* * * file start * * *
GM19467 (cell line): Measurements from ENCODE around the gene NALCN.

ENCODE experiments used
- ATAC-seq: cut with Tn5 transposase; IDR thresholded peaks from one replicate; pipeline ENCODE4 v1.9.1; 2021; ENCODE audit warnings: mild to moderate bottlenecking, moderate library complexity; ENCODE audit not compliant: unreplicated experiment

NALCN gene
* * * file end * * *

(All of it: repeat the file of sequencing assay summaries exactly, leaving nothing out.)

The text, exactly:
GM19467 (cell line): Measurements from ENCODE around the gene NALCN.

ENCODE experiments used
- ATAC-seq: cut with Tn5 transposase; IDR thresholded peaks from one replicate; pipeline ENCODE4 v1.9.1; 2021; ENCODE audit warnings: mild to moderate bottlenecking, moderate library complexity; ENCODE audit not compliant: unreplicated experiment

NALCN gene